Posted by Paladin on April 02, 2020
One of the most exciting aspects of a job in marketing is the array of potential environments you’re able to work in. Creatives can choose between an agency role or working directly for a brand that manages advertising and marketing in-house — and they’ll find these offer a very different work experience.
If you’re on the fence about which path to select, take a look at these pros and cons to agency and in-house life.
Opportunities and Skills
More than anything else, it’s the nature of the work that differentiates an agency job from a position with a brand. With an agency, you’ll be working on behalf of multiple clients, while in-house you’ll likely focus on a single brand or line of related products.
One pro of choosing the agency path is that the work will expose you to a number of industries and projects. In a single month at an agency, you could find yourself working on a pitch for a consumer packaged goods (CPG) brand, a spring ad campaign for an apparel company, and an ongoing search engine marketing campaign for an automative manufacturer. The variety is appealing, but you’ll also be dealing with tight deadlines and juggling numerous projects at once, which can be a con for creatives who don’t excel at multitasking.
Another big pro of agencies is that because you’re collaborating with multiple other departments, you’ll find out exactly what goes into managing projects, and which aspects of the process are most appealing to you. You’ll contribute to multiple accounts — but you’ll also have to conduct a lot of research to understand each client’s market, which could be seen as a con. Still, you’ll learn skills like time management, organization, and delegation — another pro that can serve you well throughout your career.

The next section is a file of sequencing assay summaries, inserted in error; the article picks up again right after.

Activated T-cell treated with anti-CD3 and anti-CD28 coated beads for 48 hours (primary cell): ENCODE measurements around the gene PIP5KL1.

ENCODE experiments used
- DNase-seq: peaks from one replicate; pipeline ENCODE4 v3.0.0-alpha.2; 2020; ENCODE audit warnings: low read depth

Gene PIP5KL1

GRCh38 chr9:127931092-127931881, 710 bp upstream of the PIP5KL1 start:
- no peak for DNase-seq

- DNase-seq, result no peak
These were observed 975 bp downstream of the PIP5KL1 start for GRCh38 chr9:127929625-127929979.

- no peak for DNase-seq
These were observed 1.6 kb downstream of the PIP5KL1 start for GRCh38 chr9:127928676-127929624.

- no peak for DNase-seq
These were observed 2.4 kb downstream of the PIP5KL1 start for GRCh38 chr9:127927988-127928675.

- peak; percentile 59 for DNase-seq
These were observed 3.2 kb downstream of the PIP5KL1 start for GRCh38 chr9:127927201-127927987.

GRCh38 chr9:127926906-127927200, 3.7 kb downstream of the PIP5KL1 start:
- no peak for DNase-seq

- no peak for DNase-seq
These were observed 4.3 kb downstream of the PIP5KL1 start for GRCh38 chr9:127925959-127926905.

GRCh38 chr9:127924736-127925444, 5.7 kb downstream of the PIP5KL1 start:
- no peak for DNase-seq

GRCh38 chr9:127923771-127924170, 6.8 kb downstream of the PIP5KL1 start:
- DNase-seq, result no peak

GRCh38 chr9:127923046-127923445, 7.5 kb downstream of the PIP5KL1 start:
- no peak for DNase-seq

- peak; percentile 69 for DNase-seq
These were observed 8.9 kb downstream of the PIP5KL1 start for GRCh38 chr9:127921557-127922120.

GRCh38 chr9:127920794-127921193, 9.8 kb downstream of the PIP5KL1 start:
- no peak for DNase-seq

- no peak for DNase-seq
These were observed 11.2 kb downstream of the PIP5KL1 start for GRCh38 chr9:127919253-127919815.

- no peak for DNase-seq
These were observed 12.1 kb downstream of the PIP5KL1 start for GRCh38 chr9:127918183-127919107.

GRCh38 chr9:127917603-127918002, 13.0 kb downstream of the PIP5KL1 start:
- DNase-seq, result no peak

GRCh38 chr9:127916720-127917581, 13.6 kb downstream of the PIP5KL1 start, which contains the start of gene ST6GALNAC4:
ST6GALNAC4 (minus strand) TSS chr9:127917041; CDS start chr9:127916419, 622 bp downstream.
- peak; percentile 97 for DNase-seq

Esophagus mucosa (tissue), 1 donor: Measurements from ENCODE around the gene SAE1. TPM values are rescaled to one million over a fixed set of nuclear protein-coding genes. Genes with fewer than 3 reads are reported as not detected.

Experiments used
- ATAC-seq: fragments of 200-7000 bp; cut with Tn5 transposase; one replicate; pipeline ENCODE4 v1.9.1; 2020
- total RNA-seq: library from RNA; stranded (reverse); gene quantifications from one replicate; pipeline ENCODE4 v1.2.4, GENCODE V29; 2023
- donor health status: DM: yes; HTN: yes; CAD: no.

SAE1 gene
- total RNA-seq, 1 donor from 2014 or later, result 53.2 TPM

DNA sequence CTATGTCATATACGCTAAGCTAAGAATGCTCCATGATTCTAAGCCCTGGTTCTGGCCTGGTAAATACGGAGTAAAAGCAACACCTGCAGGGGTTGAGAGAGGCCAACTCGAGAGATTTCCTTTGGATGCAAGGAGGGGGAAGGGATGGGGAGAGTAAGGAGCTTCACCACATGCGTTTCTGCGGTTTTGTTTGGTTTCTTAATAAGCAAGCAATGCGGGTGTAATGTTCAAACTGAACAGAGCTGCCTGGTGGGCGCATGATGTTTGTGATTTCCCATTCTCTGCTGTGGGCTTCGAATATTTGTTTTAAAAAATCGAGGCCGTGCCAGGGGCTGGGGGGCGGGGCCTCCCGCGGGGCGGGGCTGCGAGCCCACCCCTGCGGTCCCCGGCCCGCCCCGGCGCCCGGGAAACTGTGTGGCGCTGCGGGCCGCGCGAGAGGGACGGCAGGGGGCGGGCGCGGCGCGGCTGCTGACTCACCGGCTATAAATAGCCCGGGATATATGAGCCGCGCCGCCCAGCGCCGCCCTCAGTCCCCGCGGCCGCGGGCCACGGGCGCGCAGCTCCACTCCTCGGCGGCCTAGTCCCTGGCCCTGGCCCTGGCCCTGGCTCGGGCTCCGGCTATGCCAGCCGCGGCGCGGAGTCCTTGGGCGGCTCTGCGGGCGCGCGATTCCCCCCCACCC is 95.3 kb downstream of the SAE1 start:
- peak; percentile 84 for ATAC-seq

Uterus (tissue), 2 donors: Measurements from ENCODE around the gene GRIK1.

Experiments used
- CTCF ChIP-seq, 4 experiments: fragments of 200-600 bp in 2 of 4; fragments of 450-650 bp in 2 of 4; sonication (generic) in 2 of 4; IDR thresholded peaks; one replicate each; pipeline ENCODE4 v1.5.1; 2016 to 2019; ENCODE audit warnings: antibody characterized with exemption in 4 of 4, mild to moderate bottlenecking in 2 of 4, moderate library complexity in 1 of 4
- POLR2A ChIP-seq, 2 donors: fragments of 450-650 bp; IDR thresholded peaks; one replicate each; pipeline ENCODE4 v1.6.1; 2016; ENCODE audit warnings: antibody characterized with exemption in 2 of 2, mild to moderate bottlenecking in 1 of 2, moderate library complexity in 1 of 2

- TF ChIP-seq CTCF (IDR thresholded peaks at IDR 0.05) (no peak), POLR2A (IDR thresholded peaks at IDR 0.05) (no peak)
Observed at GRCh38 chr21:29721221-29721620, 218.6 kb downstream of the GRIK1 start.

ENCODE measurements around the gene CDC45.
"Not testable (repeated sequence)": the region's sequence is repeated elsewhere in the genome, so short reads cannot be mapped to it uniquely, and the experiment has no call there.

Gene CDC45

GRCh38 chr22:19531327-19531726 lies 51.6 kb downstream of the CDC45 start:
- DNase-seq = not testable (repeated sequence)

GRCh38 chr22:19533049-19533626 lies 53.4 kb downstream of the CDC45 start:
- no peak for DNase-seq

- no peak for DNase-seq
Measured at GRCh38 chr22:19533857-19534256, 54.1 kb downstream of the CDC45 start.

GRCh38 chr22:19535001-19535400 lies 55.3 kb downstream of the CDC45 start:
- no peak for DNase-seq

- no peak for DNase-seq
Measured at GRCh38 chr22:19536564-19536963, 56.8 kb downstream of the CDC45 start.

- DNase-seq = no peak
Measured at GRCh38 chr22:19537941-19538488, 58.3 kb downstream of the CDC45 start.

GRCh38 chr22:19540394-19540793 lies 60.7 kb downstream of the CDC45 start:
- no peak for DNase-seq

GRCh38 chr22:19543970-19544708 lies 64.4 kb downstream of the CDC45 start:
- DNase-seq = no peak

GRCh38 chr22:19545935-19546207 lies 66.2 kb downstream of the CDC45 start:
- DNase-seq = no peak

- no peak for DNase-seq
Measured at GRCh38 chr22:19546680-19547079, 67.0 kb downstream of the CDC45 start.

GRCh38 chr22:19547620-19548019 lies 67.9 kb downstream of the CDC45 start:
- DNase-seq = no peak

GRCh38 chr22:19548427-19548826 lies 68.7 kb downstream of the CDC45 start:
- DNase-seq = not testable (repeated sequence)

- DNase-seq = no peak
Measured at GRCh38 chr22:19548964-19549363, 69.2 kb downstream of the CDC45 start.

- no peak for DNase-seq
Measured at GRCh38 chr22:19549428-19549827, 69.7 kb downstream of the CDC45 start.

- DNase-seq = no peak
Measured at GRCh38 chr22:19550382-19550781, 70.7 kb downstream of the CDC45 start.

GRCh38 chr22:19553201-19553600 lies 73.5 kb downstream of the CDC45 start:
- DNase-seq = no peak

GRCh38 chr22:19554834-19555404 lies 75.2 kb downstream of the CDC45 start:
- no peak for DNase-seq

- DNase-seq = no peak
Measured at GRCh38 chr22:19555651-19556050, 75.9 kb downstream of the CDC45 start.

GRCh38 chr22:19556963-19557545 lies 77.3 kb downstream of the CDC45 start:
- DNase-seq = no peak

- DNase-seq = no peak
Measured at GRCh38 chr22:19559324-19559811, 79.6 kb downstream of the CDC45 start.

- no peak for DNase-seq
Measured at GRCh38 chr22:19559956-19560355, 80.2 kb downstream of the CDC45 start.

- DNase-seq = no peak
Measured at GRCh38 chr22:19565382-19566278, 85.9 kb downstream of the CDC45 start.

How would your days look on the brand side? When you work in-house, you’re given the ability to specialize in a particular industry or product sector. Pro: This is a valuable opportunity to make a decision about your career path and become an expert in your field. Keep in mind that specialized marketing professionals are always in high demand, as they require less training up front.
There’s another major pro to working in-house: there are plenty of jobs to be had. According to data from Forrester Research, 64 percent of corporations now have in-house agencies, compared with 42 percent a decade ago. Other reports suggest that 34 percent of marketers will bring more of their adtech and programmatic media buying in-house in 2020.
Creativity and Freedom
One of the biggest cons to working at an agency is that you’ll have to defer to the client on final decisions related to creative content. While brand-side marketers do rely on agency experts to pilot their campaigns, agency creatives don’t have as much freedom to manage things since it’s ultimately the client who makes the call.
On the brand side, however, you’ll find you have more creative control over campaigns. That’s a pro, as you’ll have the final say on how brands are represented and conveyed to consumers. Because you’ll be spending more time with a limited number of brands, rather than leaving your mark on many, you can really sink your teeth into a project.
Creative control is a big issue for companies, 38 percent of which name it as the reason why they’re going in-house with their marketing. When you work for a brand, another pro is that you can be more hands-on with digital channels and content production, while making sure you’re following new privacy regulations.
Resources and Pay
As you make your choice, don’t forget to consider the resources you’ll have at your disposal. Let’s say you go the in-house route. Unless you’re with a major company, you may have fewer resources and a smaller budget to work with. Agencies, on the other hand, usually deal with bigger marketing budgets (if a brand didn’t have a fair amount of money, they couldn’t justify agency fees and would likely keep their marketing in-house). This is a pretty big pro if you’re eager to flex your creative muscle.
And then there’s the matter of pay. According to the Digital Marketing Institute, “Agencies usually have lower starting salaries than brands. In agencies you often will have to earn your stripes and get quite a bit of agency and client management experience before you begin earning the big bucks.” While this may seem like a con, the site notes that some agencies have upped their starting salaries to compete with brands, which “usually pay significantly more.”
Before you make your career choice, it’s wise to get to know your options. Both agencies and brands have a lot to offer creative professionals, and you’re sure to find a position you love at one or the other.